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Contact Order Challenged
#1
Hi, 

I have recently gained a contact order for my son, my ex is now challenging, via court, acting LIP, that my (& my partners) home is not "BIG" enough.
I personally believe its because she doesnt want my child meeting my partner, but court has ordered this should happen.

What should i add to my personal position statement?
What should i do on the day in court?
I am acting LIP also.

Thanks
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#2
Hi Akburnham, and welcome.

I'm assuming you've been granted overnight contact? If that's the case, will your son have a bedroom for his sole use whilst he's with you?

If so, then she doesn't really have grounds to vary the order. Not every child has the opportunity to grow up in a mansion, and as long as he has some space for himself I'm fairly certain that will be satisfactory to the courts.
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#3
(03-31-2016, 12:19 PM)Norfolk n Good Wrote: Hi Akburnham, and welcome.

I'm assuming you've been granted overnight contact? If that's the case, will your son have a bedroom for his sole use whilst he's with you?

If so, then she doesn't really have grounds to vary the order. Not every child has the opportunity to grow up in a mansion, and as long as he has some space for himself I'm fairly certain that will be satisfactory to the courts.

Hi, 
Thanks for coming back to me.
I now live in a one bedroom flat, but i have purchased a double sized sofa bed.
In my personal statement, i have also stated that once my son retires, my partner and i will move to our bedroom to respect his sleeping arrangements.
I have a staggered contact order, overnight stays begin after 8, 8 hr day contacts.
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#4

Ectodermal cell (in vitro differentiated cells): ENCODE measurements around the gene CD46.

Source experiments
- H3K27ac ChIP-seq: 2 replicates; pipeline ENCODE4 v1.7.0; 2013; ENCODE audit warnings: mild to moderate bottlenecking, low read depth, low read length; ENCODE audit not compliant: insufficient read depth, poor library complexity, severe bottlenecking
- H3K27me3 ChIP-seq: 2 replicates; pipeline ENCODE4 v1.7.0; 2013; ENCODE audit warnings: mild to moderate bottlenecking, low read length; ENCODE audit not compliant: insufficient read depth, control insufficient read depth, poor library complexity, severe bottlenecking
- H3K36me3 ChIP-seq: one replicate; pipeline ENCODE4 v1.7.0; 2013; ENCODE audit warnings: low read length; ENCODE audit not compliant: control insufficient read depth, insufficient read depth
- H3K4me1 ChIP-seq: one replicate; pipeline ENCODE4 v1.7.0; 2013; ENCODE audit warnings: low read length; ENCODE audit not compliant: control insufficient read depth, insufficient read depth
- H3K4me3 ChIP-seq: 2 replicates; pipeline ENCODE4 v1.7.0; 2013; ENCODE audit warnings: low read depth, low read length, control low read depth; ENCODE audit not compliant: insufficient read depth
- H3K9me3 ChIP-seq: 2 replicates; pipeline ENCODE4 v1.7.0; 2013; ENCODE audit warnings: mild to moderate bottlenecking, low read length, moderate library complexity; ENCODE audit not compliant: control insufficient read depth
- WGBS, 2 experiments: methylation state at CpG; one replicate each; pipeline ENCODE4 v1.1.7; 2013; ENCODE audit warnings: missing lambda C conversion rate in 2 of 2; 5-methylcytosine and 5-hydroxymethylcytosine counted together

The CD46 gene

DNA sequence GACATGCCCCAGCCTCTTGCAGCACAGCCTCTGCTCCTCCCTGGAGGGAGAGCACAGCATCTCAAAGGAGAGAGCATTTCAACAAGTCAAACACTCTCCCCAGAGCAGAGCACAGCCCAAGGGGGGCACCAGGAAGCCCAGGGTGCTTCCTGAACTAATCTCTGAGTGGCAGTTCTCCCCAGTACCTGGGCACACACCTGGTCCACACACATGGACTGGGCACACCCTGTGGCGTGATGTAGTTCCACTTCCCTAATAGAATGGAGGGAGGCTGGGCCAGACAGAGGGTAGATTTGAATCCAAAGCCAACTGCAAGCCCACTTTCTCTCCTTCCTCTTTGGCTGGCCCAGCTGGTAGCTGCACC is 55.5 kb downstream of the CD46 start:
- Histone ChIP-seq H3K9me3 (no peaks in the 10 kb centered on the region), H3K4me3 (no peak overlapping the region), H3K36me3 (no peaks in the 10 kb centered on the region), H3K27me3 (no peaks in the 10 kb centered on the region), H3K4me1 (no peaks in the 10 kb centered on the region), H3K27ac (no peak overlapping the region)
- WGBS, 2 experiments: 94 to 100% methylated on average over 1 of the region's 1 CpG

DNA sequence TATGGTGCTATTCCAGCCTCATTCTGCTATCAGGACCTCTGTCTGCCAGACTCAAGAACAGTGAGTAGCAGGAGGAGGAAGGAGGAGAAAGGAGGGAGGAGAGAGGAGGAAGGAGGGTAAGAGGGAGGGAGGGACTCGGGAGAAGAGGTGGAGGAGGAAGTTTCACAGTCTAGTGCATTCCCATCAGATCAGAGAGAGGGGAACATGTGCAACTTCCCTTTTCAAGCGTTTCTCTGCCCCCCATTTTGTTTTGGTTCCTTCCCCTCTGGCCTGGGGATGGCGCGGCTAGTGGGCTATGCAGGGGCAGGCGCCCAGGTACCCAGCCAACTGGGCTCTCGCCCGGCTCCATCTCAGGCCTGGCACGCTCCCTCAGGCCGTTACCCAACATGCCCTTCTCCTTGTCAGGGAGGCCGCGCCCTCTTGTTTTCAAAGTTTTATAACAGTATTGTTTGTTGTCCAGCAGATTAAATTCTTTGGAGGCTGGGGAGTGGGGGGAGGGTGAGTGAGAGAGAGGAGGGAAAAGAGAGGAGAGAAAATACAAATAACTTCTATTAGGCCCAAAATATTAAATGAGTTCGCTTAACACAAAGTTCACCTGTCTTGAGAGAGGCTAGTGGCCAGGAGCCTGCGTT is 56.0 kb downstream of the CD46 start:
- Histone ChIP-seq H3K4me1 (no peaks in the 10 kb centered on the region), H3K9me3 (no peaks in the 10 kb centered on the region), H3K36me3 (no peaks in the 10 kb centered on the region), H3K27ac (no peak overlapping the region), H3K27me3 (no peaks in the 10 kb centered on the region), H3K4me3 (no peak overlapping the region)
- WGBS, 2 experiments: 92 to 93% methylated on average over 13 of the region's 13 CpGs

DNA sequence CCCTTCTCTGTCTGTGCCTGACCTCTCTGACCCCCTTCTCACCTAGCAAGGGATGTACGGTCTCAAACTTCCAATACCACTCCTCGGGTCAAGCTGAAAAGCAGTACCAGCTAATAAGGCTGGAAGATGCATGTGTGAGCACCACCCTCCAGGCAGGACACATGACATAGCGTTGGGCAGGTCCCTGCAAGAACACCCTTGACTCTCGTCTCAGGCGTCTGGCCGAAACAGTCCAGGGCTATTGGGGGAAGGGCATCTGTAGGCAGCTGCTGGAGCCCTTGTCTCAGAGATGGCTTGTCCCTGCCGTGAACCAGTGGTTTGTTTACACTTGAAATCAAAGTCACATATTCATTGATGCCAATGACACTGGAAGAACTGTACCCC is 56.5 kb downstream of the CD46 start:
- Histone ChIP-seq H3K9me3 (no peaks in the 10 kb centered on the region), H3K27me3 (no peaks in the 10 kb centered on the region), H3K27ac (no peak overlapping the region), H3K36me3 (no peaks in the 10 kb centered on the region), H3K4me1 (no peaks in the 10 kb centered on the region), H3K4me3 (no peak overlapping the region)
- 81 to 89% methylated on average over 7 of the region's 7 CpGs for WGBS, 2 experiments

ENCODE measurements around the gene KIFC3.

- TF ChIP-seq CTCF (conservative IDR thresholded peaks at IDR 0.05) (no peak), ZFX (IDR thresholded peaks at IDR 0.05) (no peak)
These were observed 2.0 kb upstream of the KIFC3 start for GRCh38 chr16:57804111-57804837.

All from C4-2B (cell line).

Well, he's got a bedroom to himself whilst he's sleeping, and as long as you and your partner are up and about before him then personally I wouldn't have an issue with it. However, as I'm sure you'll agree, it isn't ideal but you can and will work round that. Emphasize in your statement that you agree it isn't perfect, but the only one going to any inconvenience is you, and that's a small price to pay to ensure your son has a decent relationship with you. Maybe mention that you may be looking to move as circumstances permit, but irrespective of that, he still has a room for his sole use even under your current living arrangements.

As far as your ex goes, whilst she has a right to express her concerns, they are adequately addressed in your opinion, and your son has a right to a decent relationship with you and this includes overnight contact. Maybe you could ask that the order goes ahead as written with a review after, say 6 months?

As far as what to do on the day in court, turn up at least 1/2 hour earlier than the time stated on the papers, make yourself known to the clerk of courts, dress smartly, be polite. Once in the courtroom or chambers, address your responses to the judge, not your ex. Remember it's solely about his welfare so don't slag off the ex, keep it focussed on the relevant issues.

I lived in a one bedroomed bungalow and it was no barrier to me having my daughter overnights (She was 2 at this time), and like you, I had a sofa bed in my front room for my use. The only difference was my partner didn't stay overnight, but you have a right to run your life as you see fit and if that involves your partner then that's the way it is. No-one can deny you that and it's perfectly natural, and society expects that you'd live with your partner. You could spin it on it's head by saying it shows your son that sometimes you have to help others by putting your own wants and desires on the back burner?